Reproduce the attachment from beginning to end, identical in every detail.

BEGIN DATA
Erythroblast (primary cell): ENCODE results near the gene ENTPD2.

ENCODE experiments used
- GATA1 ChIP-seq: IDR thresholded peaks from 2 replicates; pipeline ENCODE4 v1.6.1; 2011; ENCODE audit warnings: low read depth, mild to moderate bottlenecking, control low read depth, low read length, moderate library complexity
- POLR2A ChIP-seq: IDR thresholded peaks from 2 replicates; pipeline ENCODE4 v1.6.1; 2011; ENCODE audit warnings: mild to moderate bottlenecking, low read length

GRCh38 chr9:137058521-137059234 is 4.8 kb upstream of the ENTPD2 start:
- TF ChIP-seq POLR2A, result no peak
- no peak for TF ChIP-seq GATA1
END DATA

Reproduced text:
Erythroblast (primary cell): ENCODE results near the gene ENTPD2.

ENCODE experiments used
- GATA1 ChIP-seq: IDR thresholded peaks from 2 replicates; pipeline ENCODE4 v1.6.1; 2011; ENCODE audit warnings: low read depth, mild to moderate bottlenecking, control low read depth, low read length, moderate library complexity
- POLR2A ChIP-seq: IDR thresholded peaks from 2 replicates; pipeline ENCODE4 v1.6.1; 2011; ENCODE audit warnings: mild to moderate bottlenecking, low read length

GRCh38 chr9:137058521-137059234 is 4.8 kb upstream of the ENTPD2 start:
- TF ChIP-seq POLR2A, result no peak
- no peak for TF ChIP-seq GATA1